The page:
I think that House Republicans and the Trump administration and Senate Republicans, for that matter, could have done a better job of preselling this and developing a coordinated communications strategy based around the rollout. I think that they were more focused on process. This typically happens with members of Congress on both sides of the aisle. They forget about the outside game. They're totally consumed by the inside game.

And this is where I think we're going to see whether or not Trump as a negotiator in the political arena is everything that he says he's cracked up to be, because really, this is going to rely on him and his political leverage with members of Congress that are opposed to the bill, because their voters are some of those strongest supporters of President Trump. And so, if he has juice with them, and if he knows how to do political negotiating, this is where he's going to be tested and where he needs to come through.

BERMAN: You know, Jen Psaki, people are wondering, you know, the White House told us they were surprised by the level of pushback they were getting from conservatives, and people were asking, how could they be surprised? How could the White House not know? You've been inside a White House.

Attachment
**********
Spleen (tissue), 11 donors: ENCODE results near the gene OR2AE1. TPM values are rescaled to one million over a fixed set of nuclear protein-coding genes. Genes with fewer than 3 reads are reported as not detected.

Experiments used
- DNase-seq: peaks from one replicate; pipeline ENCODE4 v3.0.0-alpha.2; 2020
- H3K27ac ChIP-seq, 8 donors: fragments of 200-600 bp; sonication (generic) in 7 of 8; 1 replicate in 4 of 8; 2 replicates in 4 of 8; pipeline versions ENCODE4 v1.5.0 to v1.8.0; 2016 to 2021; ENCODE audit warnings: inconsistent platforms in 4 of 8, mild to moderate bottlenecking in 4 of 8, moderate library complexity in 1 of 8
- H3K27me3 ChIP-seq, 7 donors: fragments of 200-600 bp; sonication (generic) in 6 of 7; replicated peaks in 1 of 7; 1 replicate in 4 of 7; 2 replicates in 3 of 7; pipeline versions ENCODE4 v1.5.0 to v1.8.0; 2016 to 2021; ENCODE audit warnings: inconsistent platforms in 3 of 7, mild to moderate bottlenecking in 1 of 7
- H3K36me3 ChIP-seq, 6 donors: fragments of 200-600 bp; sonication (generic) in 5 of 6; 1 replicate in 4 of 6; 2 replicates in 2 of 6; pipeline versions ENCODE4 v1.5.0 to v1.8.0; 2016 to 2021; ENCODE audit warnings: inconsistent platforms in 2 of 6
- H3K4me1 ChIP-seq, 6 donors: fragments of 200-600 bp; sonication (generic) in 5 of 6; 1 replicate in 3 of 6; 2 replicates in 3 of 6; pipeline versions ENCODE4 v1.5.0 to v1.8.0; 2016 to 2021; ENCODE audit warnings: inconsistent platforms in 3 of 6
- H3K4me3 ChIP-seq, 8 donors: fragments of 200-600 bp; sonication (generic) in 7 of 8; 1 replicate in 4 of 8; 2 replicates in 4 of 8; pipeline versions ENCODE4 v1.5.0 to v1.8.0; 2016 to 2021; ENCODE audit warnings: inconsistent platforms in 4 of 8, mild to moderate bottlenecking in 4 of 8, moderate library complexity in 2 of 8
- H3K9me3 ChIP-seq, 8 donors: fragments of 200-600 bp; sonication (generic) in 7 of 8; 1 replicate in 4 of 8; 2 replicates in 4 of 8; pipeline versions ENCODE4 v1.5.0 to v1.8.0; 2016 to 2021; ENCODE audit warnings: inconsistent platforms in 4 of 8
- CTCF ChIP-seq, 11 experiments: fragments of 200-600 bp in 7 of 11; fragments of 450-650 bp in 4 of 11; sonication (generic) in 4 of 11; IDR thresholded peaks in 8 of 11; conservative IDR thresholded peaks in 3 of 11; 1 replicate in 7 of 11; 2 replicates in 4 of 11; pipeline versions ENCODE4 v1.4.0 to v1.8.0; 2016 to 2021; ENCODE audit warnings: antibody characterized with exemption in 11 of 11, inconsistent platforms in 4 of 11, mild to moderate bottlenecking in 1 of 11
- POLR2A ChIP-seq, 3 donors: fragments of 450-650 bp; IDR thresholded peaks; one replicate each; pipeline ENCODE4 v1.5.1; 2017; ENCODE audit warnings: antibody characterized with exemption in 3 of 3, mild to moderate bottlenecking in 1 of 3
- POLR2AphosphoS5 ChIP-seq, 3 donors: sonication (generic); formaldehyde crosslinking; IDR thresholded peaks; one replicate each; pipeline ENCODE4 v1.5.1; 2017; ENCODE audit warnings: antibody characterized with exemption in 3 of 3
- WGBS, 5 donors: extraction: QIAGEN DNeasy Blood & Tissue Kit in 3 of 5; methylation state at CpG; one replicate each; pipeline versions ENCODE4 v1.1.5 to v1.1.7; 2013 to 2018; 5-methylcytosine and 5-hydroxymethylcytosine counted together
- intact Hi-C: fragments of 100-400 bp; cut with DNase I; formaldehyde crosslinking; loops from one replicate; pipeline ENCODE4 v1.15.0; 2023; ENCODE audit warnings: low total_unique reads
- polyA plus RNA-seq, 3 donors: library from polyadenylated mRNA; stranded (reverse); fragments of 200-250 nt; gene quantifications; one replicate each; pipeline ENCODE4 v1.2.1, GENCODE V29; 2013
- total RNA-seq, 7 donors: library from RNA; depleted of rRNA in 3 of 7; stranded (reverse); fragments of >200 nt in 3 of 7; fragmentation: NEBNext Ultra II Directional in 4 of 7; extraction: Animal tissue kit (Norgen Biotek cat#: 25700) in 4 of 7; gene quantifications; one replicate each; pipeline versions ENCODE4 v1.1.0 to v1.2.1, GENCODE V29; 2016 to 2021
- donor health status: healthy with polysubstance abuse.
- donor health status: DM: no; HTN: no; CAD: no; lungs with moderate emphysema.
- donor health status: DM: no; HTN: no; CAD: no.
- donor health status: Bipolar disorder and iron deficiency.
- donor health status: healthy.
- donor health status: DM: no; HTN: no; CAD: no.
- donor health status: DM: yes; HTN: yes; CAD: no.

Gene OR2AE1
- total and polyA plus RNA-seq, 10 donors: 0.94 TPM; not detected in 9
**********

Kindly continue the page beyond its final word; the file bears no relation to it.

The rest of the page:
I think sometimes, you know, those of us in the media and the public, we overestimate the sort of on omnipotence -- of one White House and another. Sometimes, you guys simply don't know everything that's going out there. You had some problems in the Obama administration and you know, with the Obamacare rollout, for instance. How could you not know that the software wouldn't work? What do you say to that? JENNIFER PSAKI, FORMER WHITE HOUSE COMMUNICATIONS DIRECTOR: Well, look, I think if we go back to how we rolled out Obamacare in 2009, there were some mistakes made. We sold it as cost savings and we really should have sold it as a moral imperative. That people should have health care. The change in that has helped a bill to support for Obamacare over the course of time.